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Cindy CLENDENON - (38/1,2009)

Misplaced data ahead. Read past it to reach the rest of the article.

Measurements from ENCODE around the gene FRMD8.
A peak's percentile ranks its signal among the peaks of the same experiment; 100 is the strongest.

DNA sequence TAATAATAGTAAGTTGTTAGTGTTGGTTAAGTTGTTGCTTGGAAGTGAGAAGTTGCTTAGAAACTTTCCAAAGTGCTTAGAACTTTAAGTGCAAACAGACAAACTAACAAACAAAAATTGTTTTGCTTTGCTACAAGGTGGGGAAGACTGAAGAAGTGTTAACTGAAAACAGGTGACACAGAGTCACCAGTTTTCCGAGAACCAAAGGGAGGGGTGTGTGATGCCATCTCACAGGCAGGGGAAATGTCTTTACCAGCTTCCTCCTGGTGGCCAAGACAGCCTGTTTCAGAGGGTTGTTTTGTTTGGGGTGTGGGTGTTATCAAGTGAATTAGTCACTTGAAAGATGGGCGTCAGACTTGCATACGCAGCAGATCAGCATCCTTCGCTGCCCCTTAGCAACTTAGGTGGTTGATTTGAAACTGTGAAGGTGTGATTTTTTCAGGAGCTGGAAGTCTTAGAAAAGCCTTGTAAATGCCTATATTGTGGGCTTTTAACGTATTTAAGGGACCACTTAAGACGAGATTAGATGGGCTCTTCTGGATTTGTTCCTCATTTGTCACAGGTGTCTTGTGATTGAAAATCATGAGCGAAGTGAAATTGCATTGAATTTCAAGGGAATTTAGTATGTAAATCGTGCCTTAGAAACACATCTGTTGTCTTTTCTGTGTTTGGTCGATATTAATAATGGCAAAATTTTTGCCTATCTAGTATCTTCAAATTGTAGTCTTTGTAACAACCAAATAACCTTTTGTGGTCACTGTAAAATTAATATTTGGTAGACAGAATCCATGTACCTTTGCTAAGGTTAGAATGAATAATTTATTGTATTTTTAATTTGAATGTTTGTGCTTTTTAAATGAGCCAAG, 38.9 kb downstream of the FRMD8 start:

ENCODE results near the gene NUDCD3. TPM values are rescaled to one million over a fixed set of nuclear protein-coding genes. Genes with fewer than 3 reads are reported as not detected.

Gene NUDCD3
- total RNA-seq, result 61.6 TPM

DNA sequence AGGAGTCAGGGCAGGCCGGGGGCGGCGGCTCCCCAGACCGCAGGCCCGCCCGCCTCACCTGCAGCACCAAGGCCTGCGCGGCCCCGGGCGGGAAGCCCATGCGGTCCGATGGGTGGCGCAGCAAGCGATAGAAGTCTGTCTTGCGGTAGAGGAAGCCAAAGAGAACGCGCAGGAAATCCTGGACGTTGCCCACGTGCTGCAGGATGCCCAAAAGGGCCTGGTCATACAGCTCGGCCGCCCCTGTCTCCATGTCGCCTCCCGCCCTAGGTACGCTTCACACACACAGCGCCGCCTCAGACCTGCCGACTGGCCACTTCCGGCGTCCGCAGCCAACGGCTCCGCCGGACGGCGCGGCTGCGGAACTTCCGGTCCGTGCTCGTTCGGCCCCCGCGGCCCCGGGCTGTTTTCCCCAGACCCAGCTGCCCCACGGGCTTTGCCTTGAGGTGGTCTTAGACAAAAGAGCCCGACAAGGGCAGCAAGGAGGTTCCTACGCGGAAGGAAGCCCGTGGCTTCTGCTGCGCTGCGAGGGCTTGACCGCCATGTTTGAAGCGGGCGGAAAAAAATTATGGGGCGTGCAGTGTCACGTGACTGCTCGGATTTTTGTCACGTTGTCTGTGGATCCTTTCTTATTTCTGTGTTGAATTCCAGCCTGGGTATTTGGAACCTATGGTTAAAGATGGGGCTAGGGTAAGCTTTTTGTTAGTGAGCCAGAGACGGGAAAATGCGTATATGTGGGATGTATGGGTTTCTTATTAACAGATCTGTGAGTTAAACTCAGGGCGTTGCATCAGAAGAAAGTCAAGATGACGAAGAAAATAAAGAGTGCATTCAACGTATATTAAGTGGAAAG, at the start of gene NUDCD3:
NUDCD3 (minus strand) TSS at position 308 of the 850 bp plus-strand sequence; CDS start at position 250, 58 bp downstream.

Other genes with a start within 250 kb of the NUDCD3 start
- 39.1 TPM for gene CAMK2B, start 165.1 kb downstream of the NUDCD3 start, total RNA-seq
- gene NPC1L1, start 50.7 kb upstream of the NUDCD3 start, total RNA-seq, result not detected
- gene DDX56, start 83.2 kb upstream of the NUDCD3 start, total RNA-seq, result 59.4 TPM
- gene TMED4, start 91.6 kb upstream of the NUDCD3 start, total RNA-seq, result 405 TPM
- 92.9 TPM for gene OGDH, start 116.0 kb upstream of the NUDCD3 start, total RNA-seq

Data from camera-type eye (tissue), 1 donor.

$e history of karst science includes ancient Greek literary narratives that describe the behavior of karstic waters, yet remain largely unrecognized for their hydrogeological relevance. $is paper integrates karst hydrology with ancient myths and travelogues describing natural features in Arcadia and Argolis of the Greek Peloponnese. $e karstic landscapes of these two regions were %guratively represented in the interrelated myths of the Danaids, Poseidon, and Amymone. In a nonmythical report of a historical occurrence, a deer hunter chased a deer into the temporarily &ooded polje of ancient Stymphalus, but a sudden dislodging of the sinkhole debris plug caused the lake to drain so rapidly that the hunter and his prey were suctioned helplessly down into the whirlpool. Other ancient narratives described the subterranean connection of the Stymphalian polje and the Argolic springs of Erasinus. Some accounts stemmed from an ancient religious practice of throwing items into waters to propitiate the water gods: In one case, the watery disposition of propitiatory wreaths was determined by interweavings of the surface and subsurface components of the two karstic rivers named Alpheus and Eurotas. In other ancient accounts, certain rivers were said to sink underground at the coastline, travel through the bed of a bay or sea, and resurge as subaerial freshwater springs on the opposite shore of the saline waterbody.
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